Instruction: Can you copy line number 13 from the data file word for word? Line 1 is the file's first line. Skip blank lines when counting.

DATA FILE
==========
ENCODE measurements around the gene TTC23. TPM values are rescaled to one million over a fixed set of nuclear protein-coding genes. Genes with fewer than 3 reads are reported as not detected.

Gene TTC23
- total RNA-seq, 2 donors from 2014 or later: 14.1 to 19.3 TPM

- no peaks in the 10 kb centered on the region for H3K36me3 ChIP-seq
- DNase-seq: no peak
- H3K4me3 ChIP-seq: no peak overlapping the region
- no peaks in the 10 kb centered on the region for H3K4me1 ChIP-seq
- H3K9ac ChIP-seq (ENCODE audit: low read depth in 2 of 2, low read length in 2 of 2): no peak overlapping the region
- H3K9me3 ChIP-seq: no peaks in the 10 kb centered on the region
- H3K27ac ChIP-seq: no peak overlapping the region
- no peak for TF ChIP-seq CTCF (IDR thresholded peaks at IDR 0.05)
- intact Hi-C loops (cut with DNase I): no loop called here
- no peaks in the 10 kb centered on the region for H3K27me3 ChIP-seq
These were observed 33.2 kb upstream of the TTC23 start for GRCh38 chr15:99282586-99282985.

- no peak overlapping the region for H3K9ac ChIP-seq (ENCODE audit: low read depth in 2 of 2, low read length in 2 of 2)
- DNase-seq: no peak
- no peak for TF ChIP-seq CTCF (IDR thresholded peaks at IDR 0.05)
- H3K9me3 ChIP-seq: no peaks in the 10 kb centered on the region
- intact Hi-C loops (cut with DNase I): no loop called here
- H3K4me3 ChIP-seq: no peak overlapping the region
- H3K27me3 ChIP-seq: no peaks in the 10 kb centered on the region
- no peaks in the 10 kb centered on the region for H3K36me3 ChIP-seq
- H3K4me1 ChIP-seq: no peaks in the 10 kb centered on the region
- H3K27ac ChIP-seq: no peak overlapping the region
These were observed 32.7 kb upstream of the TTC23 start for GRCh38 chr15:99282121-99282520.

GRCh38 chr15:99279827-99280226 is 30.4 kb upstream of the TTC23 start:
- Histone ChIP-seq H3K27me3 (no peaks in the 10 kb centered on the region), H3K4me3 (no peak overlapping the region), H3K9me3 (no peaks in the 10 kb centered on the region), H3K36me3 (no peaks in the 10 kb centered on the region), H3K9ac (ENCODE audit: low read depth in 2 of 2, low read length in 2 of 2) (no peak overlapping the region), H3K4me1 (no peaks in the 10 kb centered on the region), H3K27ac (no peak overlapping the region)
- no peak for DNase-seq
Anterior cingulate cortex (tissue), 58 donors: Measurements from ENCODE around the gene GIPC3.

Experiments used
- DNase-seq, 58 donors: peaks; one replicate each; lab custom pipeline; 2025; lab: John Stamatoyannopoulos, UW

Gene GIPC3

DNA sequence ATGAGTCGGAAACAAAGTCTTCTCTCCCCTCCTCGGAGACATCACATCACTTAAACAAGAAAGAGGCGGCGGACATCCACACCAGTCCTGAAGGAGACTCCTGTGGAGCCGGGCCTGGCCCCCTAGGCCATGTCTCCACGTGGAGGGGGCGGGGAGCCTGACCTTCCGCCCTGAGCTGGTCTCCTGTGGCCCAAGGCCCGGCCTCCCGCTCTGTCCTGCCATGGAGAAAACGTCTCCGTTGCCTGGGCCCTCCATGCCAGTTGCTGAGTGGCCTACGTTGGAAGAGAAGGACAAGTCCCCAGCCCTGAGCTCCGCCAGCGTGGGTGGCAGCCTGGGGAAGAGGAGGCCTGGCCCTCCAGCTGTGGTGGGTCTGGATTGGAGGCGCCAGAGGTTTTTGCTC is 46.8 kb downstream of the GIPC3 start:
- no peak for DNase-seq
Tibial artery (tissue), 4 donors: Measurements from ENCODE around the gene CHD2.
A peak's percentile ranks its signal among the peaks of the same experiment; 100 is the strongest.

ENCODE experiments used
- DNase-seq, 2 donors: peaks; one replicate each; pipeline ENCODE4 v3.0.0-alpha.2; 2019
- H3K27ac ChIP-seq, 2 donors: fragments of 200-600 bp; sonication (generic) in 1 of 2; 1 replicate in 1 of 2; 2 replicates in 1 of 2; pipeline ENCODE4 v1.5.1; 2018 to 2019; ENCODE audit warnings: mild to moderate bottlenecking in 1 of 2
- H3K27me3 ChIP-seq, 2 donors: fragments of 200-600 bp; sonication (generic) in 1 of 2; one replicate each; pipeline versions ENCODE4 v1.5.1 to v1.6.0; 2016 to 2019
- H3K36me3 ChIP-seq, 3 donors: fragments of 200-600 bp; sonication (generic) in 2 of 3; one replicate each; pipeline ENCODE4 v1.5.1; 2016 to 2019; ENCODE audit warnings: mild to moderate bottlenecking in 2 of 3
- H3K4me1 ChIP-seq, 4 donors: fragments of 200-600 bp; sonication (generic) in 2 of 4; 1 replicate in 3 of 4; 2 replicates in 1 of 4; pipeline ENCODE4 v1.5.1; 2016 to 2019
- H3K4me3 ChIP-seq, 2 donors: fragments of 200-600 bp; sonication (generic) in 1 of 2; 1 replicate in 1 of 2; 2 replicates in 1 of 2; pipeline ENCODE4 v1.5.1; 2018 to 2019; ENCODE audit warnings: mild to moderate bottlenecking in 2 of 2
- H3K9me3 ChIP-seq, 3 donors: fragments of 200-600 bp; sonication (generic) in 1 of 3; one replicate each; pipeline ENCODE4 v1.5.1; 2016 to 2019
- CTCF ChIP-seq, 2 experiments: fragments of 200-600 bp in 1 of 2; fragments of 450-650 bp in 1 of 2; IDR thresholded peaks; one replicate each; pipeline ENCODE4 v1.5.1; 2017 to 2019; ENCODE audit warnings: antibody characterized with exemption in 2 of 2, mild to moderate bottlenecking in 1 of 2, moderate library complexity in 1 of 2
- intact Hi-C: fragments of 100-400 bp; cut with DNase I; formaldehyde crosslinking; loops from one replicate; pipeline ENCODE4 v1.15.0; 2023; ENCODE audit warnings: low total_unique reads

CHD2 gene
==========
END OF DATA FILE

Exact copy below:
- no peaks in the 10 kb centered on the region for H3K27me3 ChIP-seq